5

It's kind of a crude term, so my answer here will be kind of crude, haha. I hope that's okay. Ever heard a guy say, after seeing something like a video of somebody climbing a tall tower or something, that they felt fear? And that they felt it in their testicles? 玉ヒュン basically means that. 玉【たま】 here is a kanji-fied shortening of キンタマ, a colloquialism for ...


5

側 (がわ) is 'side', and it's being modified by the phrase before it. You can think of the two 'sides' here as the side that does the interview, and the side is interviewed. Although literally it's 'side', you could also think of it as 'perspective', or 'being in someone else's shoes'. 未経験者を面接をする[側] the side/perspective of those that interview people who ...


4

My suggestion is: And that's OK. No, I mean, it's better that way. As I understand it,「それでいい」 means that something is acceptable, but maybe not ideal, so I used "OK" instead of "good". 「それがいい」 means that this is the option that you like or want, so I think it has the feeling of "better than other options". I feel that the main point to express is that ...


4

If you are familiar with the general difference between on-readings (音読み) and kun-readings (訓読み), you already know the basic difference between 形【かたち】 (kun) and 形状【けいじょう】 (on). 形 is used in informal conversations/writings and most of formal conversations, while 形状 is preferred in formal written texts or scientific articles. Usually Japanese children learn ...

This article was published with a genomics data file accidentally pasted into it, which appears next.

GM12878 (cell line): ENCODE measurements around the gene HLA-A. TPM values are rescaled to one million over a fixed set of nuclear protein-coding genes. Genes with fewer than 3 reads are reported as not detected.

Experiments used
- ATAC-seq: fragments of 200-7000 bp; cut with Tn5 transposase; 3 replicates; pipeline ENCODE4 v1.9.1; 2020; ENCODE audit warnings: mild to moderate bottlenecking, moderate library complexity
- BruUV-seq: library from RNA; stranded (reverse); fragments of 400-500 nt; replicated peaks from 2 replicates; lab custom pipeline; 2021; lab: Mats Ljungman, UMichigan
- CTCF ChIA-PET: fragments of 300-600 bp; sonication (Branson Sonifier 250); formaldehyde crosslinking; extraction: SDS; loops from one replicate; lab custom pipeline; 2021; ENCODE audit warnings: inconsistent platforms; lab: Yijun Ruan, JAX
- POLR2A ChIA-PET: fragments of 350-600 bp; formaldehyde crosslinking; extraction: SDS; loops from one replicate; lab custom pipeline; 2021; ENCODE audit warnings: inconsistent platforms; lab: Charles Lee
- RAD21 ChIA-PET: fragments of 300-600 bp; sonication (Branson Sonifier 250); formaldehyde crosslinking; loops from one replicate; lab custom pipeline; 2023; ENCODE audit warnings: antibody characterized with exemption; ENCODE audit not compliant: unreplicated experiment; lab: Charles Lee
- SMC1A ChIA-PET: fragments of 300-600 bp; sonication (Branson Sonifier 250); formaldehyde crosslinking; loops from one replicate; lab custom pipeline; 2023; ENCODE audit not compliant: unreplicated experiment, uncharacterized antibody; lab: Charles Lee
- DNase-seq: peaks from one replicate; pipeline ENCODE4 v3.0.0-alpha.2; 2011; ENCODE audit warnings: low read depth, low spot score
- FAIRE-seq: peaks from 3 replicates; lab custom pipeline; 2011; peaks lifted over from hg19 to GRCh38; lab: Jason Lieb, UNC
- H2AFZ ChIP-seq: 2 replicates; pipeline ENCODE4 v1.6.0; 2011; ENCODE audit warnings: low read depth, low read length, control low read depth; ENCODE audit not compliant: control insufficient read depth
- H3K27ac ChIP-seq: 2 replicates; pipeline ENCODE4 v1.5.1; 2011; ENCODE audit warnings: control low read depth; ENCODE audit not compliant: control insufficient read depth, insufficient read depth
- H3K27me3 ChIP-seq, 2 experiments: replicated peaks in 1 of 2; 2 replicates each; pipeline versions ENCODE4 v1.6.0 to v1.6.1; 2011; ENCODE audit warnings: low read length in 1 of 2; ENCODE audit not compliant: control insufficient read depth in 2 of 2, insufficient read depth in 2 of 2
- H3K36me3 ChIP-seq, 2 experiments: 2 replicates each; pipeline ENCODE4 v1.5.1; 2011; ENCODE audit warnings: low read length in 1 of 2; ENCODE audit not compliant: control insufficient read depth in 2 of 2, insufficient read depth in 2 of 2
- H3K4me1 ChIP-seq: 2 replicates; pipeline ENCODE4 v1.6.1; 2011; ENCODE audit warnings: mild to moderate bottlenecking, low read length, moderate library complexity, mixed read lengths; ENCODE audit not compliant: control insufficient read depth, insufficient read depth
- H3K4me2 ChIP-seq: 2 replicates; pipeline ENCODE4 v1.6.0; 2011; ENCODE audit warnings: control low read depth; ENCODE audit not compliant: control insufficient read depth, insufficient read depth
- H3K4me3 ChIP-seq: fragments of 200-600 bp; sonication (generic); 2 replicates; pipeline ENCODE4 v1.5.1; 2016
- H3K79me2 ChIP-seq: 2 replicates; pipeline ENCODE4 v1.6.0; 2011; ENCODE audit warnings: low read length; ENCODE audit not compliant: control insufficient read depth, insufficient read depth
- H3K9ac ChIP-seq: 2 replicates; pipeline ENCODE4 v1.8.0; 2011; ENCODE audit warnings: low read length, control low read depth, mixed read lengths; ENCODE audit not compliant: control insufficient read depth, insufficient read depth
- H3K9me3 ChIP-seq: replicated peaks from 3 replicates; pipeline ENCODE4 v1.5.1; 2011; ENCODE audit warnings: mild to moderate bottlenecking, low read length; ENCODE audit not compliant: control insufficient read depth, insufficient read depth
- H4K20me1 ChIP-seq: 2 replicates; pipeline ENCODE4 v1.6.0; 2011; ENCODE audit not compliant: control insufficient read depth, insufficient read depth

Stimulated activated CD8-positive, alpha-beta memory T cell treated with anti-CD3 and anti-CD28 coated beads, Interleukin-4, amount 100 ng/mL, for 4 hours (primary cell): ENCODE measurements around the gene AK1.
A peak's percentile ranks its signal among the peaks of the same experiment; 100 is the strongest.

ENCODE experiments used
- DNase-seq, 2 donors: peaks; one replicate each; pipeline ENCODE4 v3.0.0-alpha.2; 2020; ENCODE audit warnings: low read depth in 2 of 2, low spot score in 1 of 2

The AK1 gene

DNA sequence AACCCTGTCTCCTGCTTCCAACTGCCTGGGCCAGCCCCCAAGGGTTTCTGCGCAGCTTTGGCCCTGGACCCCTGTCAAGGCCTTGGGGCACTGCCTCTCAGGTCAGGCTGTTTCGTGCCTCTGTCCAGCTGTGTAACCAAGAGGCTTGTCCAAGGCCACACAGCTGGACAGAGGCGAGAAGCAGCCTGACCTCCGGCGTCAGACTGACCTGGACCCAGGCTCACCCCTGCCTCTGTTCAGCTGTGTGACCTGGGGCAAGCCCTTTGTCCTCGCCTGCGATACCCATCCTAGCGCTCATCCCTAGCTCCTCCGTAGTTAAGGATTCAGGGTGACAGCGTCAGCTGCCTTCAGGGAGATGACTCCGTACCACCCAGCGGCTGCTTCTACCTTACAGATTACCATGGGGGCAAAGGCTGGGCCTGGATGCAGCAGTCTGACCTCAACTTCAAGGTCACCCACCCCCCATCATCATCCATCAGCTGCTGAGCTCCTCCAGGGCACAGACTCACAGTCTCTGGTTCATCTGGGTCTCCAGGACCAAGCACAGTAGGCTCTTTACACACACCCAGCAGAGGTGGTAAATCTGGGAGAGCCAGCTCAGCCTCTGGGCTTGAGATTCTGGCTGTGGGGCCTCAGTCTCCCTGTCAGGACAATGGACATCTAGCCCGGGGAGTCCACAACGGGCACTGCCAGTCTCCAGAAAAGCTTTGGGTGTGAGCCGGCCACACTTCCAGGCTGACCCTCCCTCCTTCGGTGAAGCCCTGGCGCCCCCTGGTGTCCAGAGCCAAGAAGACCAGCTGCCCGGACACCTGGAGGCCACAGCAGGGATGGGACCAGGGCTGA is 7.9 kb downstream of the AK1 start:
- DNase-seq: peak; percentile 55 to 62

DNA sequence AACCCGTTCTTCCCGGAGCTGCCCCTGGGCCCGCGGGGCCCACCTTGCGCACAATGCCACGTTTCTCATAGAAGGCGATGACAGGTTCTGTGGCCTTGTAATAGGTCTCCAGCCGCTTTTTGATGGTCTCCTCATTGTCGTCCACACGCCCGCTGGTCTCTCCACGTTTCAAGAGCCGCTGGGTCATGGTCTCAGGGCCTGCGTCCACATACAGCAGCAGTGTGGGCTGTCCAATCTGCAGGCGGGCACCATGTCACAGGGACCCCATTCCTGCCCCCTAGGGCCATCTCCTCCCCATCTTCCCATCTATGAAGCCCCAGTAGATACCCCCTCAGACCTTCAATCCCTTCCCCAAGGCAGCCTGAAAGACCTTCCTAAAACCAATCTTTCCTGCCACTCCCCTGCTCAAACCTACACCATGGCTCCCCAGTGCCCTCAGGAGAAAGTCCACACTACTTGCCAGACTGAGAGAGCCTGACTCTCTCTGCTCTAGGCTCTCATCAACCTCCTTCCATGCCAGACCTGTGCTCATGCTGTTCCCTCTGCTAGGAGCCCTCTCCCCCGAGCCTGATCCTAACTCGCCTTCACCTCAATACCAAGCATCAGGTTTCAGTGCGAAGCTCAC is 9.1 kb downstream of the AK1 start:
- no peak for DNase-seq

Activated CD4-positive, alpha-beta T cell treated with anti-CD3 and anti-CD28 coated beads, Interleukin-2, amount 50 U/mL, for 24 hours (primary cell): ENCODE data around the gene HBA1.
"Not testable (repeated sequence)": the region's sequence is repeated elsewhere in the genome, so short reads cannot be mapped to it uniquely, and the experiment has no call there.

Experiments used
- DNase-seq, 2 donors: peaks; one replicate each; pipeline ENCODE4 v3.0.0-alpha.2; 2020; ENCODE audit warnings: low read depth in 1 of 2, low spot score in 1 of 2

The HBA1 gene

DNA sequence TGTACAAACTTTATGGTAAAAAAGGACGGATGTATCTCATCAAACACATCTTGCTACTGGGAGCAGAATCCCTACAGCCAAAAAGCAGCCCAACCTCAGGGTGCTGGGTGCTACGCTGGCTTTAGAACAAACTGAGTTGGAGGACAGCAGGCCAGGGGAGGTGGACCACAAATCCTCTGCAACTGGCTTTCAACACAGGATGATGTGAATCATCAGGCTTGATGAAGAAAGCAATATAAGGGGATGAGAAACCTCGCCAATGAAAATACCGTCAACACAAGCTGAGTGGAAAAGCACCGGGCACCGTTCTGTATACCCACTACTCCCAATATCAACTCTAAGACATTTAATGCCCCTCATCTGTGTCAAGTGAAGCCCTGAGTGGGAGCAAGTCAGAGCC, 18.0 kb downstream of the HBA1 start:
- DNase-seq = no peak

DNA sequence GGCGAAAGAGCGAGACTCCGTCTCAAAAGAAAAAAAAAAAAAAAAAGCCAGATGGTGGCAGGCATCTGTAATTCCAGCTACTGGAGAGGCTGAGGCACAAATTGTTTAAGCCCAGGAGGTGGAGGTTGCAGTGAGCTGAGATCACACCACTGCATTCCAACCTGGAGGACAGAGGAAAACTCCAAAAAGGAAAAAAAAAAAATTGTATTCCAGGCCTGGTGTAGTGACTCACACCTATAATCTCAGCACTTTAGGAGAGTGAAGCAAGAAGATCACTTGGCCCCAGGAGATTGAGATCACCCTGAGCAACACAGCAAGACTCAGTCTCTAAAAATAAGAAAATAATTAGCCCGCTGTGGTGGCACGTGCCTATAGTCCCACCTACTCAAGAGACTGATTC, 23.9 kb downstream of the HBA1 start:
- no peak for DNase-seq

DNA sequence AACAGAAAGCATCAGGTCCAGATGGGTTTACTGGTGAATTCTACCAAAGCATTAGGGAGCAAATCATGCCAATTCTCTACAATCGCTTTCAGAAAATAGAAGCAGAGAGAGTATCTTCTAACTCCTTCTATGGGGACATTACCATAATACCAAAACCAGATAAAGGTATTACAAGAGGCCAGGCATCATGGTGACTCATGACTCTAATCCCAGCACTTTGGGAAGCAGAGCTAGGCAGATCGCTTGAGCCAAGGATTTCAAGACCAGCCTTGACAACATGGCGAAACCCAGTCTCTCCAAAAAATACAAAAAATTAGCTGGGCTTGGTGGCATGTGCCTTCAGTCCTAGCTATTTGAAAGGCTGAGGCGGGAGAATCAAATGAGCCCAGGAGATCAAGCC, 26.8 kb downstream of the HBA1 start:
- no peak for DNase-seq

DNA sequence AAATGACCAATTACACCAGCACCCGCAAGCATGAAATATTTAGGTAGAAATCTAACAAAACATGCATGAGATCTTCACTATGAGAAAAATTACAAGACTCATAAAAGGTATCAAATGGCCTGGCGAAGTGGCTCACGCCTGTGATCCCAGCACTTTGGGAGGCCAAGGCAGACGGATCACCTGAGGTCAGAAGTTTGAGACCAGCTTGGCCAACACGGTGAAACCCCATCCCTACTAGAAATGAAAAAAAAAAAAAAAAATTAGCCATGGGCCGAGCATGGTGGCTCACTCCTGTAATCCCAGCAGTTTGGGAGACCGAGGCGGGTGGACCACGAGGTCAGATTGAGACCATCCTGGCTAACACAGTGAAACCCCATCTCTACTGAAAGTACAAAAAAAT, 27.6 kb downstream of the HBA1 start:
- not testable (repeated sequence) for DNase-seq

4

起きる literally means "to get up", while 目覚める means "(your) eyes are opened". This can mean either literally (i.e., waking up from sleep) or metaphorically (come to one's senses, come to a realization).


3

There is virtually no difference in meaning but there is a slight difference in nuance, therefore, in actual usage. Using 「どのような批判があろう + が」 could make you sound a bit more defensive and/or excited about your own opinion being presented than when using 「どのような批判があろう + と」. The latter would help show your composure as an author better than the former. Without ...


3

こと is an abstract thing. In English when you say something like "I don't know much about XX." or "I know a bit about XX." The about XX part is XXのこと.